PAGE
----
Convolutional-neural-network-based diagnosis of appendicitis via CT scans in patients with acute abdominal pain presenting in the emergency department

Abstract

Acute appendicitis is one of the most common causes of abdominal emergencies. We investigated the feasibility of a neural-network-based diagnosis algorithm of appendicitis by using computed tomography (CT) for patients with acute abdominal pain visiting the emergency room (ER). A neural-network-based diagnostic algorithm of appendicitis was developed and validated using CT data from three institutions who visited the ER with abdominal pain and underwent abdominopelvic CT. For input data, 3D isotropic cubes including the appendix were manually extracted and labeled as appendicitis or a normal appendix. A 3D convolutional neural network (CNN) was trained to binary classification on the input. For model development and testing, 8-fold cross validation was conducted for internal validation and an ensemble model was used for external validation. Diagnostic performance was excellent in both the internal and external validation with an accuracy larger than 90%. The CNN-based diagnosis algorithm may be feasible in diagnosing acute appendicitis using the CT data of patients visiting the ER with acute abdominal pain.

Introduction

Acute appendicitis is one of the most common causes of abdominal emergencies involving abdominal pain1,2,3. The surgical procedure is still a representative treatment, although nonoperative management with antibiotics has been considered as an alternative treatment for uncomplicated appendicitis4. The diagnosis of acute appendicitis is still challenging, although many studies have been performed. Misdiagnosis or delayed diagnosis increases the incidence of perforation, peritonitis and negative laparotomy, which are associated with morbidity and mortality1. Therefore, a quick and accurate diagnosis of acute appendicitis is necessary for efficient clinical care of acute abdominal pain. However, diagnostic errors are common because symptoms are frequently unspecified and overlap with other diseases. The diagnosis of acute appendicitis is difficult even after physical examination by an expert and with laboratory findings1. To improve the diagnostic performance, clinical scoring systems such as the Alvarado score, pediatric appendicitis score, appendicitis inflammatory response score and RIPASA score have been proposed to stratify patients with suspected appendicitis based on specific symptoms, signs, and laboratory data5,6,7. These score systems are helpful in the decision process, but their use as an independent diagnostic tool is controversial8. Therefore, imaging modalities such as ultrasound (US) and computed tomography (CT) have played an important role in diagnosing acute appendicitis9. US is a widely used diagnostic technique. However, US studies might be limited, with various diagnostic accuracies due to many causes, such as poor operator skill, abundant bowel gas, obesity, and anatomic variation, and limitations in exploring patients with previous laparotomies10. CT is considered the gold standard for evaluating acute appendicitis3. It is an objective study technique, compared with US, that is operator dependent, but experts trained on radiologic imaging are necessary for proper interpretation.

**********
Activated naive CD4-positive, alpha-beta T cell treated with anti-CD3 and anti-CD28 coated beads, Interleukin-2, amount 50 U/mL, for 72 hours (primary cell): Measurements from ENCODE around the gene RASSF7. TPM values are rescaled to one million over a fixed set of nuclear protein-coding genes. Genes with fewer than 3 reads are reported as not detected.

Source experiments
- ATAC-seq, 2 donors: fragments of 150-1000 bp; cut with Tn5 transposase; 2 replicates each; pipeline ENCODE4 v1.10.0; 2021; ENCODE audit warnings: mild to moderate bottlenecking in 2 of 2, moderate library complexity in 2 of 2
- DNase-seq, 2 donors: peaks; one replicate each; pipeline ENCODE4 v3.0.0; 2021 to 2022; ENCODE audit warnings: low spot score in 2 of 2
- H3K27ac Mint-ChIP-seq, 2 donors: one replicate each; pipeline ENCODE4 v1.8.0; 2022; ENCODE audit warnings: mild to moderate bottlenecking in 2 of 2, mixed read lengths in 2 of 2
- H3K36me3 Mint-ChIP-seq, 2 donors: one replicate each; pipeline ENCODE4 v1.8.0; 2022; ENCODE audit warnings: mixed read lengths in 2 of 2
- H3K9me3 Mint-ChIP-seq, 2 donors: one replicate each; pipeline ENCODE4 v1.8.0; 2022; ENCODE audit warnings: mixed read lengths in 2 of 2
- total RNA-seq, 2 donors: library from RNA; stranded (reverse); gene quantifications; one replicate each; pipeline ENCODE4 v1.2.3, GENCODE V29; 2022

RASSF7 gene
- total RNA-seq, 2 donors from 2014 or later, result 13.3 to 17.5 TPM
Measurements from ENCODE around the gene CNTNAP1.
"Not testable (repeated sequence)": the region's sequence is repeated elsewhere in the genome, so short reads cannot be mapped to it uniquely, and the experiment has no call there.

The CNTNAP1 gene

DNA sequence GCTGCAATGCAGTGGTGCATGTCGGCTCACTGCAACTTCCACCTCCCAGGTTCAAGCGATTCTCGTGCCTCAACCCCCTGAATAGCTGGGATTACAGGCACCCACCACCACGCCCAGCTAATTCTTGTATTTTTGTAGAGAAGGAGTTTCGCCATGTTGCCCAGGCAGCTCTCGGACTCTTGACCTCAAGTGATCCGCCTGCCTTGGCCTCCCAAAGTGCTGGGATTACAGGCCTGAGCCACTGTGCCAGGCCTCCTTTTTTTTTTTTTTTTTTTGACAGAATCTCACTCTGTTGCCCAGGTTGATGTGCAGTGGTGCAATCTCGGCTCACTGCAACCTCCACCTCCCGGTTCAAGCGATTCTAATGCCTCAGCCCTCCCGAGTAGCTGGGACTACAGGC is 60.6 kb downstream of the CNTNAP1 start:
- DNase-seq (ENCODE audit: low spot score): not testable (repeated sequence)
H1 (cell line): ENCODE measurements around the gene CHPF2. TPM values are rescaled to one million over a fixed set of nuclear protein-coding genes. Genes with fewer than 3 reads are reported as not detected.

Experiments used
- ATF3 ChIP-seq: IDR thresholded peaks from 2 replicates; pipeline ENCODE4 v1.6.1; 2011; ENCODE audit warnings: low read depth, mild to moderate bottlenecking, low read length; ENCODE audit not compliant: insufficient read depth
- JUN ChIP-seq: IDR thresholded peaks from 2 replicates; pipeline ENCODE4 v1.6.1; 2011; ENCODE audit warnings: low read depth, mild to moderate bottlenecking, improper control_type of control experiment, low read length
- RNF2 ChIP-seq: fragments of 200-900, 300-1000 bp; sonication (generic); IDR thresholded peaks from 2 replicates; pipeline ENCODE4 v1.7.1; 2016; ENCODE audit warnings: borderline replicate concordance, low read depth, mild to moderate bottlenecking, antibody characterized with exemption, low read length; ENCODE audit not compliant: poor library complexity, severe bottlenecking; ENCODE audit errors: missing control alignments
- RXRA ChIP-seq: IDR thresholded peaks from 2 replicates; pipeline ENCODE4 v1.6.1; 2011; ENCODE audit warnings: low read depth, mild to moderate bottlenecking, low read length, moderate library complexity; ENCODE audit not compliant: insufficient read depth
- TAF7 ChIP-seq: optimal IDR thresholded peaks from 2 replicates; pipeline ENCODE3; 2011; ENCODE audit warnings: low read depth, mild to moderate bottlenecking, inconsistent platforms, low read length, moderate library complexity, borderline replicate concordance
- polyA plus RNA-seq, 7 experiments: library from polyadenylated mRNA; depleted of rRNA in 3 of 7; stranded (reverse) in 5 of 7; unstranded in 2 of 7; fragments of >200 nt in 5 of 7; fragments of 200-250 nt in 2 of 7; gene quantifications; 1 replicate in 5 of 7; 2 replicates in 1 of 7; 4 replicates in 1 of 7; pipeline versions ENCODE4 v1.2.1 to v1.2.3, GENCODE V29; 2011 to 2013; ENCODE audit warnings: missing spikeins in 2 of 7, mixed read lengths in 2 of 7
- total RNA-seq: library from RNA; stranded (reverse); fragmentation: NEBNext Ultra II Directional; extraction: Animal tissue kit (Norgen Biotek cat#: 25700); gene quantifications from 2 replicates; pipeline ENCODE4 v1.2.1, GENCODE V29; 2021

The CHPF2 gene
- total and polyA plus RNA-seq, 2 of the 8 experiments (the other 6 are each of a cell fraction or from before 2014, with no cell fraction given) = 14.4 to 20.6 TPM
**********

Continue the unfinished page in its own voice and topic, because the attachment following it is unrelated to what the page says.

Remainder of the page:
Currently, deep learning methods have been developed and validated for medical image classifications that allow a machine to receive image data as input and to automatically discover the image representations needed for detection or classification11. If a deep-learning-based algorithm is capable of interpreting CT images at the radiologist level, it can compensate for the absence of the radiologist without delayed diagnosis or misinterpretation, especially in an emergency.